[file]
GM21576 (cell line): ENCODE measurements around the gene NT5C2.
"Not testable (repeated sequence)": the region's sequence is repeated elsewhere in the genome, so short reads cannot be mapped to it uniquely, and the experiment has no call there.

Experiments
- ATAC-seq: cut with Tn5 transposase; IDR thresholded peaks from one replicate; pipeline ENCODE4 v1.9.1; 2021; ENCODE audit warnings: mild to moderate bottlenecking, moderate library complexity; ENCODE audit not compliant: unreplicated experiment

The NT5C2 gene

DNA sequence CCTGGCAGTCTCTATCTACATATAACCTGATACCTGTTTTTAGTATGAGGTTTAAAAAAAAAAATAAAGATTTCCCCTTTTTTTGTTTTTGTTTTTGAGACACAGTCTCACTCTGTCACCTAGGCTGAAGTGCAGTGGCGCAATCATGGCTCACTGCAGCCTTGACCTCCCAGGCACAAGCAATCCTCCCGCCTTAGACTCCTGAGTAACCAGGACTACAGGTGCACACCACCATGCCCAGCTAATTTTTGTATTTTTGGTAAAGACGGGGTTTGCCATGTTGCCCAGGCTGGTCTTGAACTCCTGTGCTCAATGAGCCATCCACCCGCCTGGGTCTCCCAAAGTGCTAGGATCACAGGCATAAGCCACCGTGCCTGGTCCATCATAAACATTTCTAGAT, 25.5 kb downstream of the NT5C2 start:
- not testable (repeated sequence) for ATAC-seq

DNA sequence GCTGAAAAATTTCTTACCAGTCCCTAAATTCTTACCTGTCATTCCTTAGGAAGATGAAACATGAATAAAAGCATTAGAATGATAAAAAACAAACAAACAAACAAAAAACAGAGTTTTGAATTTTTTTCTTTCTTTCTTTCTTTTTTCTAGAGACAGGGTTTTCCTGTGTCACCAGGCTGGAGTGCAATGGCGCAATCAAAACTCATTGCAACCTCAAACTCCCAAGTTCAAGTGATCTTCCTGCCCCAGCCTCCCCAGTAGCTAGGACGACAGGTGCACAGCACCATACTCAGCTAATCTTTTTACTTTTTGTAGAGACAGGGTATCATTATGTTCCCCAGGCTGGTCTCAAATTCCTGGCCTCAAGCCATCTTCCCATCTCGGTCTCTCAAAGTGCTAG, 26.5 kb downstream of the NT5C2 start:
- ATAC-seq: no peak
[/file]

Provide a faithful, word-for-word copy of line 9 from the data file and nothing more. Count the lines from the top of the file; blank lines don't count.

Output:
- ATAC-seq: no peak